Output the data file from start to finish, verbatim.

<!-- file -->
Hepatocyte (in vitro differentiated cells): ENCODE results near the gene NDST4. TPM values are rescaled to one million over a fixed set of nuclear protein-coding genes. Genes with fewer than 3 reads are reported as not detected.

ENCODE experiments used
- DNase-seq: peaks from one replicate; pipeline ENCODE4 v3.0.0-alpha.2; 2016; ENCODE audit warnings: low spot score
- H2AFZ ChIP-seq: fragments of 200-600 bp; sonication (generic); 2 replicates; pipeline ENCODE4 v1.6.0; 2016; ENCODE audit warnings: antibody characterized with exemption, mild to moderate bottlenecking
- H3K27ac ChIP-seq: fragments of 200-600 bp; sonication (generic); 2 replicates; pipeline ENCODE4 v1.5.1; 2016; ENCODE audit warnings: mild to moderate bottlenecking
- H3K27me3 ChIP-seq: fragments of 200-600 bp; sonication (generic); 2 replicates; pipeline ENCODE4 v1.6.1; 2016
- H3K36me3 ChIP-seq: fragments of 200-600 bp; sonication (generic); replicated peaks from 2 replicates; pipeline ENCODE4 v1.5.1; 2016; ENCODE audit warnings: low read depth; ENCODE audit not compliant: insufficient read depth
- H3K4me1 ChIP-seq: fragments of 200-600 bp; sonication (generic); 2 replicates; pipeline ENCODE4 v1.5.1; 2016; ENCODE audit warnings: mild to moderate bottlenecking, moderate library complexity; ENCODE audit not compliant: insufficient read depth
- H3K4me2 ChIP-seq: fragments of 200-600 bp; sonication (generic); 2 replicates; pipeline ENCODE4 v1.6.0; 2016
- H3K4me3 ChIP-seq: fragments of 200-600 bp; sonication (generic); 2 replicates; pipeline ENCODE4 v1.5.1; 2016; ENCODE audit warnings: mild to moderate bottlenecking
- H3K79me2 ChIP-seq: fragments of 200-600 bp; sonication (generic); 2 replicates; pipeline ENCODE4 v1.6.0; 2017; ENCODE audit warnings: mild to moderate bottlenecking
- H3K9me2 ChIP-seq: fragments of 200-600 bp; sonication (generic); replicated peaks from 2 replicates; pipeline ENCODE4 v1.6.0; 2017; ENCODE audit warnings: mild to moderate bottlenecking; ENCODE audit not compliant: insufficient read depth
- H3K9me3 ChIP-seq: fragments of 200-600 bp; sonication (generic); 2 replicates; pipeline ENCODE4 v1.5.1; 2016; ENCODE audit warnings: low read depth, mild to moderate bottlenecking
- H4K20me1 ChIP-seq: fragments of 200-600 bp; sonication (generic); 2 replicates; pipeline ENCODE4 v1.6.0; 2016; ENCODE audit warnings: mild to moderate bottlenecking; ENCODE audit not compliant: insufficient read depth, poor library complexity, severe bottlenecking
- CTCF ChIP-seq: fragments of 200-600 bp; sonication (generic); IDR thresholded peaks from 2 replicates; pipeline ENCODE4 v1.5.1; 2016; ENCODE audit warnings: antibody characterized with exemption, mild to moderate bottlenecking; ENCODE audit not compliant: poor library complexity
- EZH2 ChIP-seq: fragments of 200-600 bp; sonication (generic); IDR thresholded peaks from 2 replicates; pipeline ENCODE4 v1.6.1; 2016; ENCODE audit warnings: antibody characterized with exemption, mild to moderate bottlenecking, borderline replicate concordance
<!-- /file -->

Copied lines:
Hepatocyte (in vitro differentiated cells): ENCODE results near the gene NDST4. TPM values are rescaled to one million over a fixed set of nuclear protein-coding genes. Genes with fewer than 3 reads are reported as not detected.

ENCODE experiments used
- DNase-seq: peaks from one replicate; pipeline ENCODE4 v3.0.0-alpha.2; 2016; ENCODE audit warnings: low spot score
- H2AFZ ChIP-seq: fragments of 200-600 bp; sonication (generic); 2 replicates; pipeline ENCODE4 v1.6.0; 2016; ENCODE audit warnings: antibody characterized with exemption, mild to moderate bottlenecking
- H3K27ac ChIP-seq: fragments of 200-600 bp; sonication (generic); 2 replicates; pipeline ENCODE4 v1.5.1; 2016; ENCODE audit warnings: mild to moderate bottlenecking
- H3K27me3 ChIP-seq: fragments of 200-600 bp; sonication (generic); 2 replicates; pipeline ENCODE4 v1.6.1; 2016
- H3K36me3 ChIP-seq: fragments of 200-600 bp; sonication (generic); replicated peaks from 2 replicates; pipeline ENCODE4 v1.5.1; 2016; ENCODE audit warnings: low read depth; ENCODE audit not compliant: insufficient read depth
- H3K4me1 ChIP-seq: fragments of 200-600 bp; sonication (generic); 2 replicates; pipeline ENCODE4 v1.5.1; 2016; ENCODE audit warnings: mild to moderate bottlenecking, moderate library complexity; ENCODE audit not compliant: insufficient read depth
- H3K4me2 ChIP-seq: fragments of 200-600 bp; sonication (generic); 2 replicates; pipeline ENCODE4 v1.6.0; 2016
- H3K4me3 ChIP-seq: fragments of 200-600 bp; sonication (generic); 2 replicates; pipeline ENCODE4 v1.5.1; 2016; ENCODE audit warnings: mild to moderate bottlenecking
- H3K79me2 ChIP-seq: fragments of 200-600 bp; sonication (generic); 2 replicates; pipeline ENCODE4 v1.6.0; 2017; ENCODE audit warnings: mild to moderate bottlenecking
- H3K9me2 ChIP-seq: fragments of 200-600 bp; sonication (generic); replicated peaks from 2 replicates; pipeline ENCODE4 v1.6.0; 2017; ENCODE audit warnings: mild to moderate bottlenecking; ENCODE audit not compliant: insufficient read depth
- H3K9me3 ChIP-seq: fragments of 200-600 bp; sonication (generic); 2 replicates; pipeline ENCODE4 v1.5.1; 2016; ENCODE audit warnings: low read depth, mild to moderate bottlenecking
- H4K20me1 ChIP-seq: fragments of 200-600 bp; sonication (generic); 2 replicates; pipeline ENCODE4 v1.6.0; 2016; ENCODE audit warnings: mild to moderate bottlenecking; ENCODE audit not compliant: insufficient read depth, poor library complexity, severe bottlenecking
- CTCF ChIP-seq: fragments of 200-600 bp; sonication (generic); IDR thresholded peaks from 2 replicates; pipeline ENCODE4 v1.5.1; 2016; ENCODE audit warnings: antibody characterized with exemption, mild to moderate bottlenecking; ENCODE audit not compliant: poor library complexity
- EZH2 ChIP-seq: fragments of 200-600 bp; sonication (generic); IDR thresholded peaks from 2 replicates; pipeline ENCODE4 v1.6.1; 2016; ENCODE audit warnings: antibody characterized with exemption, mild to moderate bottlenecking, borderline replicate concordance